Later today, at 6:50pm, Edward Scissorhands will hit BBC 2 screens. The horror-fantasy movie from Tim Burton features Johnny Depp as the titular creature who is discovered in a derelict castle and assimilated into « normal » life.
The movie’s screenwriter, Caroline Thompson, revealed Depp was not the only actor originally keen to jump in the latex-clad role.
Depp went up against the likes of Jim Carrey, Tom Hanks and even Michael Jackson. But it was Cruise who eventually came out on top. However, he quickly made things difficult for Burton when cameras were about to start rolling.
Thompson recalled: « [Cruise] wanted to know how Edward went to the bathroom. »
That wasn’t all for the Mission: Impossible star. He was reportedly full of incessant questions during the pre-production period about how Edward Scissorhands survived from day to day.
« He was asking the kind of questions about the character that can’t be asked for this character! » Thompson said. « Part of the delicacy of the story was not answering questions like: ‘How does he go to the bathroom? How did he live without eating all those years?' »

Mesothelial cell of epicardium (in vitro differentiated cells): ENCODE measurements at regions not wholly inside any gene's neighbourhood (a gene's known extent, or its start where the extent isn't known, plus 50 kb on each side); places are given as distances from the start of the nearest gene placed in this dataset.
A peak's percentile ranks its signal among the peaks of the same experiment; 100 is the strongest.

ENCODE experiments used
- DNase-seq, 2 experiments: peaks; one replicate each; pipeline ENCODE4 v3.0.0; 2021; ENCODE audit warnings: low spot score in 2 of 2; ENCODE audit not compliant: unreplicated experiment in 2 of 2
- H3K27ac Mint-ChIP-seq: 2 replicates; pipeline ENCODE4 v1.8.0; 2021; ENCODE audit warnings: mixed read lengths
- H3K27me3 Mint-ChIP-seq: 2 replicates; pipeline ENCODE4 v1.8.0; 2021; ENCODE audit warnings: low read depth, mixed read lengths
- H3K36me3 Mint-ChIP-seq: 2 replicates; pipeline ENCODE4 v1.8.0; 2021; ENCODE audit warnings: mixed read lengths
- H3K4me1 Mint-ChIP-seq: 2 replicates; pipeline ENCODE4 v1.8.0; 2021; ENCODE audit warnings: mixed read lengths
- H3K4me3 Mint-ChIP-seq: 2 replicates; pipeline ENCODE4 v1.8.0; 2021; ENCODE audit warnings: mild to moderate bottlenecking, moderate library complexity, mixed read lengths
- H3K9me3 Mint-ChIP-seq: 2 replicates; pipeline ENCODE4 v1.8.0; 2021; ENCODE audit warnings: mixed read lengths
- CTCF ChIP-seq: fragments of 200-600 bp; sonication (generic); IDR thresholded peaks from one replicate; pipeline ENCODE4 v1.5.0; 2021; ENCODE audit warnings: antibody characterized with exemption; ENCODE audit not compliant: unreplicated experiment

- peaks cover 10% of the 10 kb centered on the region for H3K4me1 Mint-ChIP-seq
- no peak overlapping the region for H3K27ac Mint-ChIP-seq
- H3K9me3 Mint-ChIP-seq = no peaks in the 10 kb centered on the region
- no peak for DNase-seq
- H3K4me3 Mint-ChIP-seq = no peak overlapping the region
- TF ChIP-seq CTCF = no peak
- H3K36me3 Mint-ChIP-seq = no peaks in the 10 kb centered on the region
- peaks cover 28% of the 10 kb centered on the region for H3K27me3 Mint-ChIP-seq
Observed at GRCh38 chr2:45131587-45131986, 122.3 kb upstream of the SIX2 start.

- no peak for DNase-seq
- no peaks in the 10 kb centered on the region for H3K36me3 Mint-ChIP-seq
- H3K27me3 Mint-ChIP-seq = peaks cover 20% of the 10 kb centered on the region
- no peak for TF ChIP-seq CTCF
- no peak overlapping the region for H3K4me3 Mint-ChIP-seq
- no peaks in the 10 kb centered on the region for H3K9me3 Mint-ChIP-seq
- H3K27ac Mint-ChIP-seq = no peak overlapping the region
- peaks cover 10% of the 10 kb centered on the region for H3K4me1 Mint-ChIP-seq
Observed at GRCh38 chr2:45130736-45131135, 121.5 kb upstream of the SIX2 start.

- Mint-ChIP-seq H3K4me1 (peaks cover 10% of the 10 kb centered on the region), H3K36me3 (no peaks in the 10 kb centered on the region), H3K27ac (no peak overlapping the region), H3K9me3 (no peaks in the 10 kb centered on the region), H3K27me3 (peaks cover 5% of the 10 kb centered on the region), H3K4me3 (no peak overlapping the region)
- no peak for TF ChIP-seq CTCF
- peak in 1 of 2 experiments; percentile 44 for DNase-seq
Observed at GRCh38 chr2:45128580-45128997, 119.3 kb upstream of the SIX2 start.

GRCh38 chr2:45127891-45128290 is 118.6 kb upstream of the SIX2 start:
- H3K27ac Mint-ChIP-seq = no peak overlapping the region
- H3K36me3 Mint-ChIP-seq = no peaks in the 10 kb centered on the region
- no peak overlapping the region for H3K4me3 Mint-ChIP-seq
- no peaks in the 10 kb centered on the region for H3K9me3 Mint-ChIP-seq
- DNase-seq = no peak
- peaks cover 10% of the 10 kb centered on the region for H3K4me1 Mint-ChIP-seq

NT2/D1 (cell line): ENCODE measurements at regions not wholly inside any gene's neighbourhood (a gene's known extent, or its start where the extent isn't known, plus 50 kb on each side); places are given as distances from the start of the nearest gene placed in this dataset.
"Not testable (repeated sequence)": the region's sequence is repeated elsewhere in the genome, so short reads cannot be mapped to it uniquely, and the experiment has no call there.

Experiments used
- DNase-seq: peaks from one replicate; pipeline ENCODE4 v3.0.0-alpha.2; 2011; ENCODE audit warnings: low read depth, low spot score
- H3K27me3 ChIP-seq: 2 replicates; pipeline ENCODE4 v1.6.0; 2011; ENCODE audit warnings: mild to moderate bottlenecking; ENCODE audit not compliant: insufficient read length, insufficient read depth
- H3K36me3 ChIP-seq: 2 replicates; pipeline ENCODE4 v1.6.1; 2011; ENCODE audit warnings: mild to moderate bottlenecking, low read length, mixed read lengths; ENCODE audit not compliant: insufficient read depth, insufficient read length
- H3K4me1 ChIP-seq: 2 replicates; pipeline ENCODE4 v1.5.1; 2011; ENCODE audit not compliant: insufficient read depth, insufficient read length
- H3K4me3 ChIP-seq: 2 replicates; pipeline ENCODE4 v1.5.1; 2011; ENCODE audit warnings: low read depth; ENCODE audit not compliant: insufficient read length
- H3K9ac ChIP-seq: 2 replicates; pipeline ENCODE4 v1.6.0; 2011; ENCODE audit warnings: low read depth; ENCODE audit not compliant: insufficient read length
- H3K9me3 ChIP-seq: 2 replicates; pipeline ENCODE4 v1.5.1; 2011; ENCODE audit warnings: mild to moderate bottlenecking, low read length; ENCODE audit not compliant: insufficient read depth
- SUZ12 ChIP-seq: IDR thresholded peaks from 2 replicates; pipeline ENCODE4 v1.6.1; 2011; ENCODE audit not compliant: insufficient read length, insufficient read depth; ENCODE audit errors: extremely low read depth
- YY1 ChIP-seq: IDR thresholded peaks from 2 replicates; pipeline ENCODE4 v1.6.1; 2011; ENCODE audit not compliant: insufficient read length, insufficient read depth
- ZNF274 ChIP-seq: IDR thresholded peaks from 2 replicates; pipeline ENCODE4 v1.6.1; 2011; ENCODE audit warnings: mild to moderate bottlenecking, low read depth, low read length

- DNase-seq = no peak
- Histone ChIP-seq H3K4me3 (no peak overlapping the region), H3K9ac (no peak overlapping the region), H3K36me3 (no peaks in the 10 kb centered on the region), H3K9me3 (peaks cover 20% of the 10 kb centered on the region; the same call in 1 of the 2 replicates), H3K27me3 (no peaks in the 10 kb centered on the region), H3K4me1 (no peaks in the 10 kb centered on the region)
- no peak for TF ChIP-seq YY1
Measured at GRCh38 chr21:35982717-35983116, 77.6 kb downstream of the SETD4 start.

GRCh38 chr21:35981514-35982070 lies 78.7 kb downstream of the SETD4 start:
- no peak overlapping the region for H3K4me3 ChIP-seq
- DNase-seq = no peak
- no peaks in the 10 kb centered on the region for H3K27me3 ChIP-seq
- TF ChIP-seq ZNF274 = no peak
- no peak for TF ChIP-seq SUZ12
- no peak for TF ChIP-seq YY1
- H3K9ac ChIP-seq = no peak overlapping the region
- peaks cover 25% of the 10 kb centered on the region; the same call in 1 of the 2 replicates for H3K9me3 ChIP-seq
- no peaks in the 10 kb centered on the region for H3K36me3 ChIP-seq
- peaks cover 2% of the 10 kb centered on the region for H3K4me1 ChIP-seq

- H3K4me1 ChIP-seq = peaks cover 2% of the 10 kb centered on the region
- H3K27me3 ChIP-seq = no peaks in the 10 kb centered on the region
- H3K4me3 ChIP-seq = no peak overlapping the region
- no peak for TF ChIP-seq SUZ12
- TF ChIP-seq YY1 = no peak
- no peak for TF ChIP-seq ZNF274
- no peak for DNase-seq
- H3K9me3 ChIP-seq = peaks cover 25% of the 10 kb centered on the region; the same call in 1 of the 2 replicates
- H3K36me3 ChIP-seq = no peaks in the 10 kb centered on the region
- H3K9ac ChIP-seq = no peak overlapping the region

The screenwriter added that Cruise was « certainly unwilling » to be in the film after Burton could not answer his questions, adding that he « needed » the questions to be answered to carry on with the job.
Before long, Cruise and Burton amicably parted ways, and Depp was brought onto the picture instead.
But Depp was just as obsessed with the blade-handed character. During a TV special in 1999, the Chocolat star looked back on bringing Edward to life.
« I just used to put [the hands] on in my house, » he admitted. « And I can remember trying to go to sleep with the hands on, you know, to see what it would be like when I woke up having forgotten that they were on. »
Things went badly for him, though.
Depp went on: « I woke up and the hands were completely across the room! I’d flung them off during the night at some point. »
The actor’s obsession with the role likely started because he loved it so much.
He later went on to confess how he felt when he first read the script: « I can remember reading the script and… It’s embarrassing – weeping! I mean, I cried. I read the thing and I cried. I thought it was one of the most beautiful things I’d read in my life.”